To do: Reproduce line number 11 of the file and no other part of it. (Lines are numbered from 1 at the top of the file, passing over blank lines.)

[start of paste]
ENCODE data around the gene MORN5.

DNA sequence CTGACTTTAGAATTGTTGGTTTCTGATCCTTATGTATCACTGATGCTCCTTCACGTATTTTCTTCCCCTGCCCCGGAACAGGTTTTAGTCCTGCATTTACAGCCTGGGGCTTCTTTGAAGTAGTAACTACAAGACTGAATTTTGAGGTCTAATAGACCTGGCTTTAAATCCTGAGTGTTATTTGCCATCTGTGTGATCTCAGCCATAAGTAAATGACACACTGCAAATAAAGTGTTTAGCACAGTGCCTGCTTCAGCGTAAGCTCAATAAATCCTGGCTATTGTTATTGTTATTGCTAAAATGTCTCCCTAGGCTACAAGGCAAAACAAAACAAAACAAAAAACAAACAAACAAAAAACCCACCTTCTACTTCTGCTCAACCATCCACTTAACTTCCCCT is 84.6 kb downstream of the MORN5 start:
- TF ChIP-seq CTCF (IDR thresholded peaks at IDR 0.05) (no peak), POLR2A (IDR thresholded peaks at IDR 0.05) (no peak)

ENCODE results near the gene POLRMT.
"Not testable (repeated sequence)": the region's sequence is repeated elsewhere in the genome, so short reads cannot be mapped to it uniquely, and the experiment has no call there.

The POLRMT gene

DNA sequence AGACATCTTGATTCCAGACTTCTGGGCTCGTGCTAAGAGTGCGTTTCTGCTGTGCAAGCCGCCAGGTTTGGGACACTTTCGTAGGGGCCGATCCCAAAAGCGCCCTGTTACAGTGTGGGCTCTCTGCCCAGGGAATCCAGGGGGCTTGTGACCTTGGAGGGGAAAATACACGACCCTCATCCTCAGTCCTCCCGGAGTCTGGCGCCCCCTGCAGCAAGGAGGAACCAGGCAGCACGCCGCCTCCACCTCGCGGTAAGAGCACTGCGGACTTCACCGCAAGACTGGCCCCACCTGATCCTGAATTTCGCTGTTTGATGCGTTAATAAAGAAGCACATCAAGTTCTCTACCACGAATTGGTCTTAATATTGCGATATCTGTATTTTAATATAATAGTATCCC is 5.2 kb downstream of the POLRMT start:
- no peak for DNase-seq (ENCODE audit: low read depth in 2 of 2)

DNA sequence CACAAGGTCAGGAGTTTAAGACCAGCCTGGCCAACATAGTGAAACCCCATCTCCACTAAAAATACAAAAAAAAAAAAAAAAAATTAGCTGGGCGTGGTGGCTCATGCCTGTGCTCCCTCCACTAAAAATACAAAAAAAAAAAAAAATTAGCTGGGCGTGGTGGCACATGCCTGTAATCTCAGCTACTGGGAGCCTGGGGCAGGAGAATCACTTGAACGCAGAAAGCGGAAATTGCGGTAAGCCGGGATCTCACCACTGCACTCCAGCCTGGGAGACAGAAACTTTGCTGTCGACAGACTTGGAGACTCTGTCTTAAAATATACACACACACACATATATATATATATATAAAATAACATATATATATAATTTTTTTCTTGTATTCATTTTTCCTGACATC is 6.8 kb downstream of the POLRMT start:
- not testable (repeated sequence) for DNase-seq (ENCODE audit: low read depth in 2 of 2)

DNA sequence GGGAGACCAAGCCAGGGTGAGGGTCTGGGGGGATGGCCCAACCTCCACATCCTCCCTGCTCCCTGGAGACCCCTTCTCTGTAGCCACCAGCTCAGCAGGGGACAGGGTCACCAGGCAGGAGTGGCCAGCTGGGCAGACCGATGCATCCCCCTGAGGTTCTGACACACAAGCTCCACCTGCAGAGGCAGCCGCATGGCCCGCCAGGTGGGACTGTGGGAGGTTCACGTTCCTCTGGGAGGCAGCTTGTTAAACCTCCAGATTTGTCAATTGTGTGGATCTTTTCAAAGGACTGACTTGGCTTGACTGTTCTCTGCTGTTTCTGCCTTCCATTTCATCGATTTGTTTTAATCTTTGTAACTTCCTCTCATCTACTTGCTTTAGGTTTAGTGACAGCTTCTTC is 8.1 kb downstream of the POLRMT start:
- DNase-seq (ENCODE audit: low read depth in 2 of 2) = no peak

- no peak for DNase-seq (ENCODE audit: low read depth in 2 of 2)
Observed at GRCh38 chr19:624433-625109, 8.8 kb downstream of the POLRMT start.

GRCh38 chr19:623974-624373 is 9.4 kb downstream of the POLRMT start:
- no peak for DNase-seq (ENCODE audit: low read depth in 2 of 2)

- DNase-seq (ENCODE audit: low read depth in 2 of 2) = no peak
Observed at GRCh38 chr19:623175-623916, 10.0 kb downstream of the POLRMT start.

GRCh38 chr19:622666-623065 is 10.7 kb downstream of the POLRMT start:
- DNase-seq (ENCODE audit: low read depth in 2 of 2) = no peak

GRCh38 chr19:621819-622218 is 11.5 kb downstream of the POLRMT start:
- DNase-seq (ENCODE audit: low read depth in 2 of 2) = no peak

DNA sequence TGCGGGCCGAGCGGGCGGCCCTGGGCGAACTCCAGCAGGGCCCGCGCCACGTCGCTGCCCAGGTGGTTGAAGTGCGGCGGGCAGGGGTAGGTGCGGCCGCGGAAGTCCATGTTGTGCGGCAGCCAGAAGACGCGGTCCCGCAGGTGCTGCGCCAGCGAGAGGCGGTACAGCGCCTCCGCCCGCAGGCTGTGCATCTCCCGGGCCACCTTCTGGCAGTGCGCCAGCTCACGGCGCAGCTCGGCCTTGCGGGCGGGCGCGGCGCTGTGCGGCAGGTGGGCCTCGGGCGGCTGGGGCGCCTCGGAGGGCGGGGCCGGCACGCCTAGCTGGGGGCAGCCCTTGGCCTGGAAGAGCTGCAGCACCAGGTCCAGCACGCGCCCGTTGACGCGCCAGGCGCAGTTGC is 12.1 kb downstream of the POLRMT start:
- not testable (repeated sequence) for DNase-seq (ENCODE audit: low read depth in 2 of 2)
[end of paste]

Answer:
DNA sequence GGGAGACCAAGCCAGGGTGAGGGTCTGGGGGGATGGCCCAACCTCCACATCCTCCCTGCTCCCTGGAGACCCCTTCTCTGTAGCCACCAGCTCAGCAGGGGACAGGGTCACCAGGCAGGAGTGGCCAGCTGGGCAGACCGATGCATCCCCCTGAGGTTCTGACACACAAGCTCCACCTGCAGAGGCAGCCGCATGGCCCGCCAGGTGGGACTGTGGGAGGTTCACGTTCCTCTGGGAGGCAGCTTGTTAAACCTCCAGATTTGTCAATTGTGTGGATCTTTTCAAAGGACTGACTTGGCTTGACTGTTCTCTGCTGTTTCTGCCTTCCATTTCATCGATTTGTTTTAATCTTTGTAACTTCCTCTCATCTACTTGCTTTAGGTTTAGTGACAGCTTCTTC is 8.1 kb downstream of the POLRMT start: